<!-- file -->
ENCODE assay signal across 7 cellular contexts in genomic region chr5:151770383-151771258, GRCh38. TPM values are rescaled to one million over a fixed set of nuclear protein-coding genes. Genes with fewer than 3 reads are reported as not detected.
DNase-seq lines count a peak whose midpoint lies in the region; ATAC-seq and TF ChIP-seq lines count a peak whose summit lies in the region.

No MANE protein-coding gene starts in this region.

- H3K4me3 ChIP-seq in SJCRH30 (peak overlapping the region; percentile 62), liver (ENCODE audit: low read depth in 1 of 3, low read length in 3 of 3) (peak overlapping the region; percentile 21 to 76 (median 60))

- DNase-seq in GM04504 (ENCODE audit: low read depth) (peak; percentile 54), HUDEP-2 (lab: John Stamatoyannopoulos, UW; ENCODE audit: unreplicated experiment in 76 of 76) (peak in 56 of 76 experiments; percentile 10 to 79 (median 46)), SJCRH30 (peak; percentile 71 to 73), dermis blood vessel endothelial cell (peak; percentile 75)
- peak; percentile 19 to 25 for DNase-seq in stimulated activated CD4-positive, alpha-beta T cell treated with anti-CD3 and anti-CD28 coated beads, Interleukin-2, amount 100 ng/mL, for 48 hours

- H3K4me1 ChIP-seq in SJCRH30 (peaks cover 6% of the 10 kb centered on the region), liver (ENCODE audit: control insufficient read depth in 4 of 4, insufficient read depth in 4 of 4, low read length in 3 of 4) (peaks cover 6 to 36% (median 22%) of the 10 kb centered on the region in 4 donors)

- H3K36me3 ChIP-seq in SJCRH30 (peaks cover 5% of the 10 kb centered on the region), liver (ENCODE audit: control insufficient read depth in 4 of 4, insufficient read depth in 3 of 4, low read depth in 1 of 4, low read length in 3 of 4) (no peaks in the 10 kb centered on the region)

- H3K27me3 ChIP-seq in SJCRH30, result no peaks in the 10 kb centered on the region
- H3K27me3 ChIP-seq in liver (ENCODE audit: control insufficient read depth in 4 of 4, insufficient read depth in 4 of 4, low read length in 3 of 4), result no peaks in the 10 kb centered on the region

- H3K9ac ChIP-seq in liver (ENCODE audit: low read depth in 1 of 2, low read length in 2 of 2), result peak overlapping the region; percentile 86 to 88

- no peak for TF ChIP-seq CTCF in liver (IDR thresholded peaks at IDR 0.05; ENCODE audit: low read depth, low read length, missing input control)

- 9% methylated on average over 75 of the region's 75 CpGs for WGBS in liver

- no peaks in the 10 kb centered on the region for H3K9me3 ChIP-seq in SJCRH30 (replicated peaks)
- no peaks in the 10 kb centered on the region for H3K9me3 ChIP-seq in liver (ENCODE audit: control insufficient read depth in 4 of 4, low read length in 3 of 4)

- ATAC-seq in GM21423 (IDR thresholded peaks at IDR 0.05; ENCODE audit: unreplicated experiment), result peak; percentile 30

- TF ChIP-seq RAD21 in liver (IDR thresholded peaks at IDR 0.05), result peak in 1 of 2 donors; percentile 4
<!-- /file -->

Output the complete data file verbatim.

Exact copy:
ENCODE assay signal across 7 cellular contexts in genomic region chr5:151770383-151771258, GRCh38. TPM values are rescaled to one million over a fixed set of nuclear protein-coding genes. Genes with fewer than 3 reads are reported as not detected.
DNase-seq lines count a peak whose midpoint lies in the region; ATAC-seq and TF ChIP-seq lines count a peak whose summit lies in the region.

No MANE protein-coding gene starts in this region.

- H3K4me3 ChIP-seq in SJCRH30 (peak overlapping the region; percentile 62), liver (ENCODE audit: low read depth in 1 of 3, low read length in 3 of 3) (peak overlapping the region; percentile 21 to 76 (median 60))

- DNase-seq in GM04504 (ENCODE audit: low read depth) (peak; percentile 54), HUDEP-2 (lab: John Stamatoyannopoulos, UW; ENCODE audit: unreplicated experiment in 76 of 76) (peak in 56 of 76 experiments; percentile 10 to 79 (median 46)), SJCRH30 (peak; percentile 71 to 73), dermis blood vessel endothelial cell (peak; percentile 75)
- peak; percentile 19 to 25 for DNase-seq in stimulated activated CD4-positive, alpha-beta T cell treated with anti-CD3 and anti-CD28 coated beads, Interleukin-2, amount 100 ng/mL, for 48 hours

- H3K4me1 ChIP-seq in SJCRH30 (peaks cover 6% of the 10 kb centered on the region), liver (ENCODE audit: control insufficient read depth in 4 of 4, insufficient read depth in 4 of 4, low read length in 3 of 4) (peaks cover 6 to 36% (median 22%) of the 10 kb centered on the region in 4 donors)

- H3K36me3 ChIP-seq in SJCRH30 (peaks cover 5% of the 10 kb centered on the region), liver (ENCODE audit: control insufficient read depth in 4 of 4, insufficient read depth in 3 of 4, low read depth in 1 of 4, low read length in 3 of 4) (no peaks in the 10 kb centered on the region)

- H3K27me3 ChIP-seq in SJCRH30, result no peaks in the 10 kb centered on the region
- H3K27me3 ChIP-seq in liver (ENCODE audit: control insufficient read depth in 4 of 4, insufficient read depth in 4 of 4, low read length in 3 of 4), result no peaks in the 10 kb centered on the region

- H3K9ac ChIP-seq in liver (ENCODE audit: low read depth in 1 of 2, low read length in 2 of 2), result peak overlapping the region; percentile 86 to 88

- no peak for TF ChIP-seq CTCF in liver (IDR thresholded peaks at IDR 0.05; ENCODE audit: low read depth, low read length, missing input control)

- 9% methylated on average over 75 of the region's 75 CpGs for WGBS in liver

- no peaks in the 10 kb centered on the region for H3K9me3 ChIP-seq in SJCRH30 (replicated peaks)
- no peaks in the 10 kb centered on the region for H3K9me3 ChIP-seq in liver (ENCODE audit: control insufficient read depth in 4 of 4, low read length in 3 of 4)

- ATAC-seq in GM21423 (IDR thresholded peaks at IDR 0.05; ENCODE audit: unreplicated experiment), result peak; percentile 30

- TF ChIP-seq RAD21 in liver (IDR thresholded peaks at IDR 0.05), result peak in 1 of 2 donors; percentile 4